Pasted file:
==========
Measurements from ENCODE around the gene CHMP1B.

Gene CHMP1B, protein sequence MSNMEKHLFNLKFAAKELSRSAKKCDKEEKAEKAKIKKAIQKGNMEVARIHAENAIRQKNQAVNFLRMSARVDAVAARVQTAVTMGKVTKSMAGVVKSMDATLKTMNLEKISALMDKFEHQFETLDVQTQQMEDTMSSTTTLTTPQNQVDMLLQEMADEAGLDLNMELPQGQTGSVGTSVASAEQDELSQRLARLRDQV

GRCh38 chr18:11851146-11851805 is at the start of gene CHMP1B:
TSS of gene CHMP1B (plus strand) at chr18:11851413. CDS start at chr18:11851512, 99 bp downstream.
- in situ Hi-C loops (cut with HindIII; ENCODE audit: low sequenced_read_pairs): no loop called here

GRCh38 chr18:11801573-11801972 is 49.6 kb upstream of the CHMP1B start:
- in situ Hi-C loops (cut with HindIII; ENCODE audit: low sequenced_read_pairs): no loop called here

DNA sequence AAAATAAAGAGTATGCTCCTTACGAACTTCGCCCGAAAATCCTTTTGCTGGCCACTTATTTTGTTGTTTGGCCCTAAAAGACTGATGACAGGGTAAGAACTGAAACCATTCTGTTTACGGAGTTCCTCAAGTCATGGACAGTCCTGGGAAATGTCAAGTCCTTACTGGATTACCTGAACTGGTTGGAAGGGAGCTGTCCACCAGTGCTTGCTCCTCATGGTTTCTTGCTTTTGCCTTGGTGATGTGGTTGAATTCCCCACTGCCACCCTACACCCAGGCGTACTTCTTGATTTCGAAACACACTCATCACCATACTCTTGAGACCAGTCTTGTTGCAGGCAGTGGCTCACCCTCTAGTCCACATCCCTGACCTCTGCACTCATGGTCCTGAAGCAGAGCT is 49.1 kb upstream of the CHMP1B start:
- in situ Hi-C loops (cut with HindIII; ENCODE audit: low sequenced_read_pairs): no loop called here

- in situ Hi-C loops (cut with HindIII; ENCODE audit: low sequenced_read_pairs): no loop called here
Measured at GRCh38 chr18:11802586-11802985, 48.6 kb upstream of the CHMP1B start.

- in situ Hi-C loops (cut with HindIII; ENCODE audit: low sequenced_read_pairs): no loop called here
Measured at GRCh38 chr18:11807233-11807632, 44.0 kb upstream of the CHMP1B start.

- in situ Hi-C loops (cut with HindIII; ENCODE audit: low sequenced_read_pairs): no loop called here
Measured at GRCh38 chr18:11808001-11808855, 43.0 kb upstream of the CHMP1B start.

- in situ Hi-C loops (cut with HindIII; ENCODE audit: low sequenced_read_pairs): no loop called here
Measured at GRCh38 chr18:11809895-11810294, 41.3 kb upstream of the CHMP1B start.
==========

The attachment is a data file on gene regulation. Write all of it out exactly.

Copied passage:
Measurements from ENCODE around the gene CHMP1B.

Gene CHMP1B, protein sequence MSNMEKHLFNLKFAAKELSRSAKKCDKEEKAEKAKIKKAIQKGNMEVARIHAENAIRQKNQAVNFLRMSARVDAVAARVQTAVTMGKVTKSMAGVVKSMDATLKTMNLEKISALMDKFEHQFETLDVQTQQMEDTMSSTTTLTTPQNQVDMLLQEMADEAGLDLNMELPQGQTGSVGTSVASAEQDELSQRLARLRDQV

GRCh38 chr18:11851146-11851805 is at the start of gene CHMP1B:
TSS of gene CHMP1B (plus strand) at chr18:11851413. CDS start at chr18:11851512, 99 bp downstream.
- in situ Hi-C loops (cut with HindIII; ENCODE audit: low sequenced_read_pairs): no loop called here

GRCh38 chr18:11801573-11801972 is 49.6 kb upstream of the CHMP1B start:
- in situ Hi-C loops (cut with HindIII; ENCODE audit: low sequenced_read_pairs): no loop called here

DNA sequence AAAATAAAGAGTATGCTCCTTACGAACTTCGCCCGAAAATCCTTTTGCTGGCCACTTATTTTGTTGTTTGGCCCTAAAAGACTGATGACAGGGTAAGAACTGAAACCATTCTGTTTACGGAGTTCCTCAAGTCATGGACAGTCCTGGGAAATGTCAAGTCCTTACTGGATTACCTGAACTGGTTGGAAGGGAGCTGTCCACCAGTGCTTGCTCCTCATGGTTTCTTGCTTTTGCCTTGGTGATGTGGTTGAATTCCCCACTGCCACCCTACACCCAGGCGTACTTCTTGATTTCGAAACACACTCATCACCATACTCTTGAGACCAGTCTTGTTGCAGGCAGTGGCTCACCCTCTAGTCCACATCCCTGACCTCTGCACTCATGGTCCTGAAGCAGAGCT is 49.1 kb upstream of the CHMP1B start:
- in situ Hi-C loops (cut with HindIII; ENCODE audit: low sequenced_read_pairs): no loop called here

- in situ Hi-C loops (cut with HindIII; ENCODE audit: low sequenced_read_pairs): no loop called here
Measured at GRCh38 chr18:11802586-11802985, 48.6 kb upstream of the CHMP1B start.

- in situ Hi-C loops (cut with HindIII; ENCODE audit: low sequenced_read_pairs): no loop called here
Measured at GRCh38 chr18:11807233-11807632, 44.0 kb upstream of the CHMP1B start.

- in situ Hi-C loops (cut with HindIII; ENCODE audit: low sequenced_read_pairs): no loop called here
Measured at GRCh38 chr18:11808001-11808855, 43.0 kb upstream of the CHMP1B start.

- in situ Hi-C loops (cut with HindIII; ENCODE audit: low sequenced_read_pairs): no loop called here
Measured at GRCh38 chr18:11809895-11810294, 41.3 kb upstream of the CHMP1B start.